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July 21, 2020 9 Comments
In case you don't know what "cold back" means... It means your horse likes to buck with the saddle every day before a ride or during the warm-up. "Cold back" also means your horse isn't safe to ride unless you like a bronc ride to start your day. So how do you fix a "cold back" horse?
If you want a video supporting the theory below, comment in the comment section and I'll be sure to make one for you. The more comments I get the sooner I get it to you.
With everything horse related, there are no rules. Drill that into your head. If I say to do something, you can be sure there are one hundred other ways to do it, so please stay open minded and positive with each other in our fragile horse/human relationships.
Here we go...
Generally, when a horse bucks with the saddle it's because of these four factors.
1: It's new... This should be expected, but should also cease after the novelty wears off in a few minutes and cease altogether in a few days.
2: It hurts... The novelty wears off and your horse is still bucking, maybe you should look into the quality and consistency of your saddle's underside and cinches.
3: It pinches... This should be expected at first but day by day, the pinching feeling from the cinch shouldn't be a surprise anymore.
4: It spooks... The visual movement of the stirrups or leathers make for a spooky sight for some horses. But again, the novelty should wear off.
But most of those reasons above are novelty related or easily fixed by changing saddles. If the horse continues to buck day by day with what we call a "cold back" you have a different reason to consider.
The horse at this point isn't scared, isn't hurting, isn't a newbie anymore. The horse at this point is what we call "patterned." It's odd but true. Some horses learn to buck in the warm up. Or put more clearly... don't learn not to.
That leaves us with an ingeniously simply solution. Are you ready for it?
Don't allow them to buck anymore.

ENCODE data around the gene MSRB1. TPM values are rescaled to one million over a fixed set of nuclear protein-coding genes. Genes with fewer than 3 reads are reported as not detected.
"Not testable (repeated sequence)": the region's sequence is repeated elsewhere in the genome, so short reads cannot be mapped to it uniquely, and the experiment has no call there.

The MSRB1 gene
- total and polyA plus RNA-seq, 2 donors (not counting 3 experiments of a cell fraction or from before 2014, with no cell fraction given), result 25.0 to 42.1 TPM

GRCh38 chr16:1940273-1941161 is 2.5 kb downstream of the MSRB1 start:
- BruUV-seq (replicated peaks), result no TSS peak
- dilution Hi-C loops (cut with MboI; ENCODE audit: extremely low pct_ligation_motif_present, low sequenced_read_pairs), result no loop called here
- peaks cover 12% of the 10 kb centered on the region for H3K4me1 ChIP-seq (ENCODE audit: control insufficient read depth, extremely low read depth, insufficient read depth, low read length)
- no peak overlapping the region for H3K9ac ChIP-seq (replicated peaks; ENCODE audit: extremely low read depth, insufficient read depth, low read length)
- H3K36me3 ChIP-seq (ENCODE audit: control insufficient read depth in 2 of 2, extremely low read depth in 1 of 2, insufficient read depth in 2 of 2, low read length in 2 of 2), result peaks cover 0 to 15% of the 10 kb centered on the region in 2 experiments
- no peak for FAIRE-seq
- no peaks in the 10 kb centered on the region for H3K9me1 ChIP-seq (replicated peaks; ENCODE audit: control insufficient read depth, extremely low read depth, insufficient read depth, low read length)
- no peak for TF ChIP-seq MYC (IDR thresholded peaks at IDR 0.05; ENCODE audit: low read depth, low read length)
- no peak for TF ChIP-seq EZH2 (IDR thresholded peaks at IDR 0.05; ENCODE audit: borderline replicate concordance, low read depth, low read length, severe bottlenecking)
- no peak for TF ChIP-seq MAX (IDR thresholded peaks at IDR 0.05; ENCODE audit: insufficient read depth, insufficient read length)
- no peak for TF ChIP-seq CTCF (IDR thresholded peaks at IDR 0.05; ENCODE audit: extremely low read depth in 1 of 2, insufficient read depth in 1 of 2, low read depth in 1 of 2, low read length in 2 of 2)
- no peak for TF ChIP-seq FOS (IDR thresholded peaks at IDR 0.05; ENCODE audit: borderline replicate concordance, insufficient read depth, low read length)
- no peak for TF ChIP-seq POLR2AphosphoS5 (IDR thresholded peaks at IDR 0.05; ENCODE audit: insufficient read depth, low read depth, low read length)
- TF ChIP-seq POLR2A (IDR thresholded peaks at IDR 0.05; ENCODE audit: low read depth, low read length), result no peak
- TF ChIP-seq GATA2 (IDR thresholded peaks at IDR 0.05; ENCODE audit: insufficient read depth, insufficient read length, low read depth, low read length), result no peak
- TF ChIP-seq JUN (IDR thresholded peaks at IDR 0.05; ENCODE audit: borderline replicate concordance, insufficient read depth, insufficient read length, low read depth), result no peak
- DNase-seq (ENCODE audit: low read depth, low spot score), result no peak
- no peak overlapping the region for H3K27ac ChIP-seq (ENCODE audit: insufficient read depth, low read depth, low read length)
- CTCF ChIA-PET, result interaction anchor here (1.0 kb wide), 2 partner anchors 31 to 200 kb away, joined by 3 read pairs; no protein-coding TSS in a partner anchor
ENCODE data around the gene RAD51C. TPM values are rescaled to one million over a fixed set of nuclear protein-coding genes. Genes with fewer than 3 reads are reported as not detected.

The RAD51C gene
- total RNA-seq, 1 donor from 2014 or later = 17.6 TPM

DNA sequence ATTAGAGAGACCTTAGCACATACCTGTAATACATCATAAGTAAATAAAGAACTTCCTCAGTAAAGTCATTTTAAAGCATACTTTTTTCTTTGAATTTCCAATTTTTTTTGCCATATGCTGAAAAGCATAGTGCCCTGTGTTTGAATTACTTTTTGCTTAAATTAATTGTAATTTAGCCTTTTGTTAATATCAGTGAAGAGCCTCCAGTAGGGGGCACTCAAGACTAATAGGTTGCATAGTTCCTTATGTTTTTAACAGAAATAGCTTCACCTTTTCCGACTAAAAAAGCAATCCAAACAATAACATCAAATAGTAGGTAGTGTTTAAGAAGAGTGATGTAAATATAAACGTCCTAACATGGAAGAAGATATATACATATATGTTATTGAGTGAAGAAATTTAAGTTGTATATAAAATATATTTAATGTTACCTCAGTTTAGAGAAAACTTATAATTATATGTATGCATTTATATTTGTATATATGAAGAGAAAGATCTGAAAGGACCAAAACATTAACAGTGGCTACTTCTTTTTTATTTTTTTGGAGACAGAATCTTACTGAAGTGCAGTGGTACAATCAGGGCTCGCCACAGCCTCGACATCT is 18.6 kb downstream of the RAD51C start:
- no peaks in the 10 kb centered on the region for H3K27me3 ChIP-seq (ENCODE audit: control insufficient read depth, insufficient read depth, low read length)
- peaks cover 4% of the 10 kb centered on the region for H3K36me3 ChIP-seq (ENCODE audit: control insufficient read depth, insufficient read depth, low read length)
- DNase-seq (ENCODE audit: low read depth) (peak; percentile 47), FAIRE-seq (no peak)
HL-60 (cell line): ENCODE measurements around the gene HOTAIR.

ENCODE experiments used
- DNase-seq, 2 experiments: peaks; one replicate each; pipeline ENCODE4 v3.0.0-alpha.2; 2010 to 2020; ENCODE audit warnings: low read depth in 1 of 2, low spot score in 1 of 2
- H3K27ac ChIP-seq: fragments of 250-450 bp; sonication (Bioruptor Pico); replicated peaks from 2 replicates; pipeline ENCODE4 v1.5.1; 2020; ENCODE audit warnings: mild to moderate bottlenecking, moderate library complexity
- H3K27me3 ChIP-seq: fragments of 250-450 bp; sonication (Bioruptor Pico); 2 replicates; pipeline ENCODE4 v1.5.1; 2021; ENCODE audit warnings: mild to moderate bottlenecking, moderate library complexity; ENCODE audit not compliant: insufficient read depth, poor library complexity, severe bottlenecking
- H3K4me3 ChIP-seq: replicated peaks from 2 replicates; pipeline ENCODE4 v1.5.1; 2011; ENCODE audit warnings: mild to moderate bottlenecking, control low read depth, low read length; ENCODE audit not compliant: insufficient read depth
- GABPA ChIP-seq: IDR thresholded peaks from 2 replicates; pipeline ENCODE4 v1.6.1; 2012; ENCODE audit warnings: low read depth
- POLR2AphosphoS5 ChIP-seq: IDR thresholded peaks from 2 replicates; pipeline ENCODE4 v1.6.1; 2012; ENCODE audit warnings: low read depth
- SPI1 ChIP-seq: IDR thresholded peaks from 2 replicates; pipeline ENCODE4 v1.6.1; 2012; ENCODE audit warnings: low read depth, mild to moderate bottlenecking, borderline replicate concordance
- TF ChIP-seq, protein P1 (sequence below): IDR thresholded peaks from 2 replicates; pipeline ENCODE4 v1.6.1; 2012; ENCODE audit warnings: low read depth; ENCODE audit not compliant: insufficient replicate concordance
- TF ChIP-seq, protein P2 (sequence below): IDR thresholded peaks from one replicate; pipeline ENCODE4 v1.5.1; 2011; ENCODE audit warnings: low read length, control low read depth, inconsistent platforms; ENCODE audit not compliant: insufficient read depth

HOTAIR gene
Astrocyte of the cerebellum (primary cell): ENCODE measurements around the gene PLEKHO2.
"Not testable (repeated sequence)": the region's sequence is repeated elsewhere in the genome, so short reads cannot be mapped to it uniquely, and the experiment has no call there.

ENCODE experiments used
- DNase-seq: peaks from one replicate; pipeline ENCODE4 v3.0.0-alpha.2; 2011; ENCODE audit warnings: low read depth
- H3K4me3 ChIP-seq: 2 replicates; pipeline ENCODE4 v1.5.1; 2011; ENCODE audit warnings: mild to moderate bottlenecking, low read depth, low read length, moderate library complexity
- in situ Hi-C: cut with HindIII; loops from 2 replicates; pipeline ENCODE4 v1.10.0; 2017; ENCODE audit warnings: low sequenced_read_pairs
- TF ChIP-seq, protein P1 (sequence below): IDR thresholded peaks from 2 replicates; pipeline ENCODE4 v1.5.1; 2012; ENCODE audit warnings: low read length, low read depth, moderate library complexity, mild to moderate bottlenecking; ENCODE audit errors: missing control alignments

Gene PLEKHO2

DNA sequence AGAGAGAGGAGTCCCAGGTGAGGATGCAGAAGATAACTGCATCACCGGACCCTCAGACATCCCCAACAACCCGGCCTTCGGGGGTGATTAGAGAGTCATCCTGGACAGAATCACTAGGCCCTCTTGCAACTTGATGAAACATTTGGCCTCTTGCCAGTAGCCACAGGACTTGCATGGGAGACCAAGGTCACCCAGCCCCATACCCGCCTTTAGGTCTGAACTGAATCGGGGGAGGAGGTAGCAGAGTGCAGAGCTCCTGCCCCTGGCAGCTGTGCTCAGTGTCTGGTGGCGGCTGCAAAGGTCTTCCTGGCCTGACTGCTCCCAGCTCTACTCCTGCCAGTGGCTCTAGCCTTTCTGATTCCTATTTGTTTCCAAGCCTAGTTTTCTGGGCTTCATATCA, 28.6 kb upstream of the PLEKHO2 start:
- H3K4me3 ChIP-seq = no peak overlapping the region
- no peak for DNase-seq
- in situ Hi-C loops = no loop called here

This means stopping them when they try, then asking them to warm up without bucking. They still must warm up. It's not worth the risk getting on a bottled up horse that hasn't been allowed to let off steam. But just consider the fact that your horse might be "patterned." Meaning they might think they have to let off steam every single day. But they can learn a new pattern. One where they don't have to let it off. They can let it go.
It looks like this. Instead of pushing my horse through a bucking episode (which doesn't always work), I demand they stop in their tracks, stop the bucking, and look at me. After a moment of collecting ourselves, I ask them to finish the warm up. My warm up includes walk, trot, and canter on the circle, so the likelihood of them bucking again is quite high. Meaning... I get more opportunities to interrupt the pattern again. Hurray for us!
The point is, since he has to canter, and he isn't allowed to buck, he learns how to canter without bucking. If he aces the test I know I can ride him. If he still looks tense, I know I need more warm up. But at least he's not bucking anymore. After several days, maybe weeks in some cases, you will find out he or she just doesn't buck anymore.
Comment below, share your stories. Be positive!
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